A software complexity model of object-oriented systems

Graduate School of Business, University of Colorado, Boulder, CO 80309-0419, USA
Decision Support Systems (Impact Factor: 2.31). 03/1995; 13(3):241-262. DOI: 10.1016/0167-9236(93)E0045-F

ABSTRACT A model for the emerging area of software complexity measurement of OO systems is required for the integration of measures defined by various researchers and to provide a framework for continued investigation. We present a model, based in the literature of OO systems and software complexity for structured systems. The model defines the software complexity of OO systems at the variable, method, object, and system levels. At each level, measures are identified that account for the cohesion and coupling aspects of the system. Users of OO techniques perceptions of complexity provide support for the levels and measures.

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Available from: David Monarchi, Sep 28, 2015
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    • "Fig. 2. SQUANER Analyzer. and overridden methods and total number of methods [8]; Cyclomatic Complexity Metric (CC) [9]; numbers of hierarchical levels below a class and class-to-leaf depth [10]. The component Pattern detection is responsible for design patterns detection. "
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    ABSTRACT: Despite the large number of quality models and publicly available quality assessment tools like PMD, Checkstyle, or FindBugs, very few studies have investigated the use of quality models by developers in their daily activities. One reason for this lack of studies is the absence of integrated environments for monitoring the evolution of software quality. We propose SQUANER (Software QUality ANalyzER), a framework for monitoring the evolution of the quality of object-oriented systems. SQUANER connects directly to the SVN of a system, extracts the source code, and perform quality evaluations and faults predictions every time a commit is made by a developer. After quality analysis, a feedback is provided to developers with instructions on how to improve their code.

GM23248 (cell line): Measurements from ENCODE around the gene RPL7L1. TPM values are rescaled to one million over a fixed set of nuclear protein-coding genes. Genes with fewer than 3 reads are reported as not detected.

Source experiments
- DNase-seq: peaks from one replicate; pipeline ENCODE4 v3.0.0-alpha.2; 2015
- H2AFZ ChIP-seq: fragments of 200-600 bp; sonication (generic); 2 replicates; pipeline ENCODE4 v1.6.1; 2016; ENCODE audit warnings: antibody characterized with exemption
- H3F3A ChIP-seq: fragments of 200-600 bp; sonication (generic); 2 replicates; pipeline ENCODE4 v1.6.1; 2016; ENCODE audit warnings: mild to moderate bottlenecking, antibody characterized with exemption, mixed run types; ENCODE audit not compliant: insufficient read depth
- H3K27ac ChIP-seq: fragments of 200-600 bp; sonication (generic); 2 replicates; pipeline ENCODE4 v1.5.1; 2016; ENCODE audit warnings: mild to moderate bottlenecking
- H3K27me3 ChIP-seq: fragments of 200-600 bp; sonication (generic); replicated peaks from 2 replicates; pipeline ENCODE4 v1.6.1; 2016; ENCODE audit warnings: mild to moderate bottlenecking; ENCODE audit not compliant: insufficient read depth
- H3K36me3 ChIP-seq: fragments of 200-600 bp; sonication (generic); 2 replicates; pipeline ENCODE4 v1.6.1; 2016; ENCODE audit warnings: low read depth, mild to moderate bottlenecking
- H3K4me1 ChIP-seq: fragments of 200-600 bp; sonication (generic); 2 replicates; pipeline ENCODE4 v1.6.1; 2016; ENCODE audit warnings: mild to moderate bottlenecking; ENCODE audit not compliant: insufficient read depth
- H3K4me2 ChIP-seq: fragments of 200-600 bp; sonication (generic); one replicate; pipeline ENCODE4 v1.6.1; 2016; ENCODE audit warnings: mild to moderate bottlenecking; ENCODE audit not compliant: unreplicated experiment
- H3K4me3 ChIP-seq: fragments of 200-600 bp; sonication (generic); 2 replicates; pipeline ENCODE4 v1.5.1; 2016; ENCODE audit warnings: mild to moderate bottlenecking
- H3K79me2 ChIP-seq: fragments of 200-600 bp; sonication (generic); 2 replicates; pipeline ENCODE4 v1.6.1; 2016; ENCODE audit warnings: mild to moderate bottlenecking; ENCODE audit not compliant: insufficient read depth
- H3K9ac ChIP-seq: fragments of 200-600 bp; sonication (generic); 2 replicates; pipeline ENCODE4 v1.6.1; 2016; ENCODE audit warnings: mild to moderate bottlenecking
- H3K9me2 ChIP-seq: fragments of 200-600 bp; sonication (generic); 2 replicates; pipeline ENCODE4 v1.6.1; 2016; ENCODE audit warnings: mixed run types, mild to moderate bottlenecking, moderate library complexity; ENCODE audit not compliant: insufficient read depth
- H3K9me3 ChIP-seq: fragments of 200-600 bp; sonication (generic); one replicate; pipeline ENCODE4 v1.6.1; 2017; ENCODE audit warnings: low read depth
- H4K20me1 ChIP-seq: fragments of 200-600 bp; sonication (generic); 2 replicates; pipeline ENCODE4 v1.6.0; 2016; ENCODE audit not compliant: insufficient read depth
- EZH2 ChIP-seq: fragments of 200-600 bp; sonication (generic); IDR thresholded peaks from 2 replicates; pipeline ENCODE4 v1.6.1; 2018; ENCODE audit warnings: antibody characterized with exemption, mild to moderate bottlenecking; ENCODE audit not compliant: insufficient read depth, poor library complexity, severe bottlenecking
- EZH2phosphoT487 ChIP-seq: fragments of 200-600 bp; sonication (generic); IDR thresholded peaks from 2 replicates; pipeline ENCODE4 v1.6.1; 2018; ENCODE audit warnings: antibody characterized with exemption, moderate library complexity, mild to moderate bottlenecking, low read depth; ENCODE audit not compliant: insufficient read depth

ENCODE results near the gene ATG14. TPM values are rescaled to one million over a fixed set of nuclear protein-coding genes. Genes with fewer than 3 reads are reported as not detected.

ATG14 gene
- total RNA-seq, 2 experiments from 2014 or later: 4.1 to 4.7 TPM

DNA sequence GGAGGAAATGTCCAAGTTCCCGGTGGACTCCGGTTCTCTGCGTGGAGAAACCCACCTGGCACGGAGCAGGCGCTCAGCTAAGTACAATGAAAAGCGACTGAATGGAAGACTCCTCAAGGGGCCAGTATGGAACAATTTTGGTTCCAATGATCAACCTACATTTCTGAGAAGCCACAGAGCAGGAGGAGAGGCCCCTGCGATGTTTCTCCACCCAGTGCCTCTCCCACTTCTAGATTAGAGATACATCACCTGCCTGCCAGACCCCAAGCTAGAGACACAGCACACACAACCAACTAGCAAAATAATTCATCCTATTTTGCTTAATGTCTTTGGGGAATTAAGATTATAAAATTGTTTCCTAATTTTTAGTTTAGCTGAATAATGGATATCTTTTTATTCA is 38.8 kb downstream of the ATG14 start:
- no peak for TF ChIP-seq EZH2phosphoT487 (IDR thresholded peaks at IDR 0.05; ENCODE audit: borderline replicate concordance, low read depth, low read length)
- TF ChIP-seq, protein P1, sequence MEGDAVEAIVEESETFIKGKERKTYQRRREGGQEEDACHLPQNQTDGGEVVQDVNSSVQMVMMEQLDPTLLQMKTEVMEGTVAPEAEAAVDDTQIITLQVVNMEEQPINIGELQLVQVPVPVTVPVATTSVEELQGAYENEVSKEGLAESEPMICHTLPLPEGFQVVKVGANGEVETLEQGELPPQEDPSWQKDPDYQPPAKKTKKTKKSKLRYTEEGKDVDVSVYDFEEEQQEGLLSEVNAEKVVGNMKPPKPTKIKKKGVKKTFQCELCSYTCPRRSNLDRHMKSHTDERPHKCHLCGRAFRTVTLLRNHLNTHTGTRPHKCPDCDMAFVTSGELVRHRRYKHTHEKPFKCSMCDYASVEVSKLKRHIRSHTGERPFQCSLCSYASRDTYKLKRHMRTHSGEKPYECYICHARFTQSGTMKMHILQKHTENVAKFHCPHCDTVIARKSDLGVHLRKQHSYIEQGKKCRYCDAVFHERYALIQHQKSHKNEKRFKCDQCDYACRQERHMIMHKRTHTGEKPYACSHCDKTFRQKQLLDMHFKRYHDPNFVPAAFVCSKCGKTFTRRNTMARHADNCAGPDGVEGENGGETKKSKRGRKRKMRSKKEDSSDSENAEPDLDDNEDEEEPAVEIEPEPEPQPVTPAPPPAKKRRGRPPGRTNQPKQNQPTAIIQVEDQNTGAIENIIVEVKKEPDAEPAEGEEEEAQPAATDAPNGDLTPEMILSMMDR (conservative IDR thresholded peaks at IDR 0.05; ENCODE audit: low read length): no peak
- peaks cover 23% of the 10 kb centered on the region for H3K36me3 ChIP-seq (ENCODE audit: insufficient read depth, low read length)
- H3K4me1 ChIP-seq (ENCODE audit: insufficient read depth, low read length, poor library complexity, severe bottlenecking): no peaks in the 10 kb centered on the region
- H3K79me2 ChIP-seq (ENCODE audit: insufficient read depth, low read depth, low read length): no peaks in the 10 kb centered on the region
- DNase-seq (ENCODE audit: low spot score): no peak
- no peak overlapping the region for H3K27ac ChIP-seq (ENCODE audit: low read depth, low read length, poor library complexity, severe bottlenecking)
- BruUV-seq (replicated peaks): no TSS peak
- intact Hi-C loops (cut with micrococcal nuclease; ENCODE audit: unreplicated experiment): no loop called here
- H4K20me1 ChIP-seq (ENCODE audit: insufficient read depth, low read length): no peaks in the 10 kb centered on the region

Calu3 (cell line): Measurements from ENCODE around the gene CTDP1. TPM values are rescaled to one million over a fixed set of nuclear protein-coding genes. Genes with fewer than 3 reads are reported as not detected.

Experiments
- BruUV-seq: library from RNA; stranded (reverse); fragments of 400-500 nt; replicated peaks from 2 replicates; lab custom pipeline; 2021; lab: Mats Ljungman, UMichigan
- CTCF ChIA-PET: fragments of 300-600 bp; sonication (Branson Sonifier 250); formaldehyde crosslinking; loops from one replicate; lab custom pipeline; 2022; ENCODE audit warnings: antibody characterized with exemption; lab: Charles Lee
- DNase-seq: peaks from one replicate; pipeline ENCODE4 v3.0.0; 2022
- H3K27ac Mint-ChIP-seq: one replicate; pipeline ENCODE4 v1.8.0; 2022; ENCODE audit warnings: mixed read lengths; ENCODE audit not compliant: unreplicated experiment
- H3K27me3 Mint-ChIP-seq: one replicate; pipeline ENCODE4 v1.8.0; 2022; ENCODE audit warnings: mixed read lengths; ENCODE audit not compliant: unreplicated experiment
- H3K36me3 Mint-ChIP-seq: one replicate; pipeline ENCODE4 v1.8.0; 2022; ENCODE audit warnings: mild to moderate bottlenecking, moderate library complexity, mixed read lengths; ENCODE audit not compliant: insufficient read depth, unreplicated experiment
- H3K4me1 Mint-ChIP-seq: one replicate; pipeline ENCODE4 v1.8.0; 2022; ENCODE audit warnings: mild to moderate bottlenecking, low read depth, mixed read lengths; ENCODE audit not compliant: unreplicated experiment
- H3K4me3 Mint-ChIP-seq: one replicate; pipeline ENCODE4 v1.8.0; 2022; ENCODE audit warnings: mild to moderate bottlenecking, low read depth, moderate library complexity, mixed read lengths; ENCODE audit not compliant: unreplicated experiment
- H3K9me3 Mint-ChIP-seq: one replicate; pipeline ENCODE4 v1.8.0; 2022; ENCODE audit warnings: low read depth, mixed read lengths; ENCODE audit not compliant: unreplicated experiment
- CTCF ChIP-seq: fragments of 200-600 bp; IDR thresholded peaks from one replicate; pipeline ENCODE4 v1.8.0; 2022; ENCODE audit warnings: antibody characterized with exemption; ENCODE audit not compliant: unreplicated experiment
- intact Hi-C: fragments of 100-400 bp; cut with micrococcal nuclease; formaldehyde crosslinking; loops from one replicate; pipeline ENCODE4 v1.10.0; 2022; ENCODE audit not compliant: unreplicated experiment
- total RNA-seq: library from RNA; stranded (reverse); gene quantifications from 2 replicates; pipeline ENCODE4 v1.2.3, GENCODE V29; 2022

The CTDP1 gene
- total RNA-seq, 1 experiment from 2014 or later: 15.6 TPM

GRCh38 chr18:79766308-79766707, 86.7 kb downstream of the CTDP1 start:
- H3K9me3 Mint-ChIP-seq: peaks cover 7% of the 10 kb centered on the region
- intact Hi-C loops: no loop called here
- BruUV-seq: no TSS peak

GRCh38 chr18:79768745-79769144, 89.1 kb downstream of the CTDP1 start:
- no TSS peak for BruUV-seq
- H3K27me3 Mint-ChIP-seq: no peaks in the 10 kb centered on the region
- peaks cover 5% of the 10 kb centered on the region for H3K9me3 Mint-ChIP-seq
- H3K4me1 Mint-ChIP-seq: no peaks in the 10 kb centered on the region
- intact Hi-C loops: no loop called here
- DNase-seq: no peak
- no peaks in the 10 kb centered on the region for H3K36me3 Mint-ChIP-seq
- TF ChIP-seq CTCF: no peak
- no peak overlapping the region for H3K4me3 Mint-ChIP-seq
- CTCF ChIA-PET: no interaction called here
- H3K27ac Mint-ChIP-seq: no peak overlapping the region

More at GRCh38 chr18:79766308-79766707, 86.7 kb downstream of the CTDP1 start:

Software Maintenance (ICSM), 2010 IEEE International Conference on; 10/2010
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    • "; Hitz and Montazeri 'C' connectivity of a class [12]; Lorenz and Kidd numbers of new, inherited, and overridden methods and total number of methods [18]; McCabe's Cyclomatic Complexity Metric (CC) [19]; Tegarden et al.'s numbers of hierarchical levels below a class and class-to-leaf depth [23]. The definitions of all the metrics is available on-line 1 . "
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    ABSTRACT: This work presents a descriptive and analytic study of classes playing zero, one, or two roles in six difierent design patterns (and combinations thereof). First, we answer three research questions showing that (1) play- ing roles in design patterns is not a all-or-nothing char- acteristic of classes and that there are signiflcant dif- ferences among the (2) internal and (3) external char- acteristics of classes playing zero, one, or two roles. Second, we revisit a previous work on design patterns and changeability and show that its results were, in a great part, due to classes playing two roles. Third, we exemplify the use of the study results to provide a rank- ing of the occurrences of the design patterns identifled in a program. The ranking allows developers to balance precision and recall as they see flt.
    25th IEEE International Conference on Software Maintenance (ICSM 2009), September 20-26, 2009, Edmonton, Alberta, Canada; 01/2009
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    • "Number of ancestors (NOA) The number of superclasses (both directly and indirectly inherited) of a class. Tegarden et al. (1995) Number of methods overridden (NMO) "
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    ABSTRACT: The importance of software measurement is increasing, leading to the development of new measurement techniques. Many metrics have been proposed related to the various object-oriented (OO) constructs like class, coupling, cohesion, inheritance, information hiding and polymorphism. The purpose of this article is to explore relationships between the existing design metrics and probability of fault detection in classes. The study described here is a replication of an analogous study conducted by Briand et al. The aim is to provide empirical evidence to draw the strong conclusions across studies. We used the data collected from Java applications for constructing a prediction model. Results of this study show that many metrics capture the same dimensions in the metric set, hence are based on comparable ideas and provides redundant information. It is shown that by using a subset of metrics prediction models can be built to identify faulty classes. The model predicts faulty classes with more than 90% accuracy. The predicted model shows that import coupling and size metrics are strongly related to fault proneness, confirming the results from previous studies. However, there are also differences reported in this study with respect to previous studies such as inheritance metric which counts methods inherited in a class is also included in the predicted model. Copyright © 2008 John Wiley & Sons, Ltd.
    Software Process Improvement and Practice 01/2009; 14(1):39-62. DOI:10.1002/spip.389
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